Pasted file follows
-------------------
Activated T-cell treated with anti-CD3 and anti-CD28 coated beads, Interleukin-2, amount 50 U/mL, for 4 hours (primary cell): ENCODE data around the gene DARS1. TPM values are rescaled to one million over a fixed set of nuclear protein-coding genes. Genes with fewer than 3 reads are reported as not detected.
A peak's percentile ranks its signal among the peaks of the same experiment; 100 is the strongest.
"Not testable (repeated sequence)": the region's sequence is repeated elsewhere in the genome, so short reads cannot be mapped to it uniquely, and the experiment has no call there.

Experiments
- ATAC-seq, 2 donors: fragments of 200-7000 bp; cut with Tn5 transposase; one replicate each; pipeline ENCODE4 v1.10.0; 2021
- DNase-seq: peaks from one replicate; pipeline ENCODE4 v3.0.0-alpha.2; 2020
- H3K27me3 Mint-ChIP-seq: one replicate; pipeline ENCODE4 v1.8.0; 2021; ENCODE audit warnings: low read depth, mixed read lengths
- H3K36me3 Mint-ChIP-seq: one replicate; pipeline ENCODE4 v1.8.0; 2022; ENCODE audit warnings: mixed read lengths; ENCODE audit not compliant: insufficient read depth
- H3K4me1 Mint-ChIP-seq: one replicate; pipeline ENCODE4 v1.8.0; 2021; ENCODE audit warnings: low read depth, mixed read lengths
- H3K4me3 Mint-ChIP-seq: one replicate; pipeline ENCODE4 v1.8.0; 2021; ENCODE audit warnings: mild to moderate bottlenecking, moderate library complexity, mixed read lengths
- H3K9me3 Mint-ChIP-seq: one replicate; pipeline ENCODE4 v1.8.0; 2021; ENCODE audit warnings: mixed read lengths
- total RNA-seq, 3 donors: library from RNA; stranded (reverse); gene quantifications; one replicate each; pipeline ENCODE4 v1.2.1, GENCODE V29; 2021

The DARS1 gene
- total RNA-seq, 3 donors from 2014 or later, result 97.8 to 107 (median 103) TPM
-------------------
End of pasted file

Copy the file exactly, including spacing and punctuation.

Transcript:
Activated T-cell treated with anti-CD3 and anti-CD28 coated beads, Interleukin-2, amount 50 U/mL, for 4 hours (primary cell): ENCODE data around the gene DARS1. TPM values are rescaled to one million over a fixed set of nuclear protein-coding genes. Genes with fewer than 3 reads are reported as not detected.
A peak's percentile ranks its signal among the peaks of the same experiment; 100 is the strongest.
"Not testable (repeated sequence)": the region's sequence is repeated elsewhere in the genome, so short reads cannot be mapped to it uniquely, and the experiment has no call there.

Experiments
- ATAC-seq, 2 donors: fragments of 200-7000 bp; cut with Tn5 transposase; one replicate each; pipeline ENCODE4 v1.10.0; 2021
- DNase-seq: peaks from one replicate; pipeline ENCODE4 v3.0.0-alpha.2; 2020
- H3K27me3 Mint-ChIP-seq: one replicate; pipeline ENCODE4 v1.8.0; 2021; ENCODE audit warnings: low read depth, mixed read lengths
- H3K36me3 Mint-ChIP-seq: one replicate; pipeline ENCODE4 v1.8.0; 2022; ENCODE audit warnings: mixed read lengths; ENCODE audit not compliant: insufficient read depth
- H3K4me1 Mint-ChIP-seq: one replicate; pipeline ENCODE4 v1.8.0; 2021; ENCODE audit warnings: low read depth, mixed read lengths
- H3K4me3 Mint-ChIP-seq: one replicate; pipeline ENCODE4 v1.8.0; 2021; ENCODE audit warnings: mild to moderate bottlenecking, moderate library complexity, mixed read lengths
- H3K9me3 Mint-ChIP-seq: one replicate; pipeline ENCODE4 v1.8.0; 2021; ENCODE audit warnings: mixed read lengths
- total RNA-seq, 3 donors: library from RNA; stranded (reverse); gene quantifications; one replicate each; pipeline ENCODE4 v1.2.1, GENCODE V29; 2021

The DARS1 gene
- total RNA-seq, 3 donors from 2014 or later, result 97.8 to 107 (median 103) TPM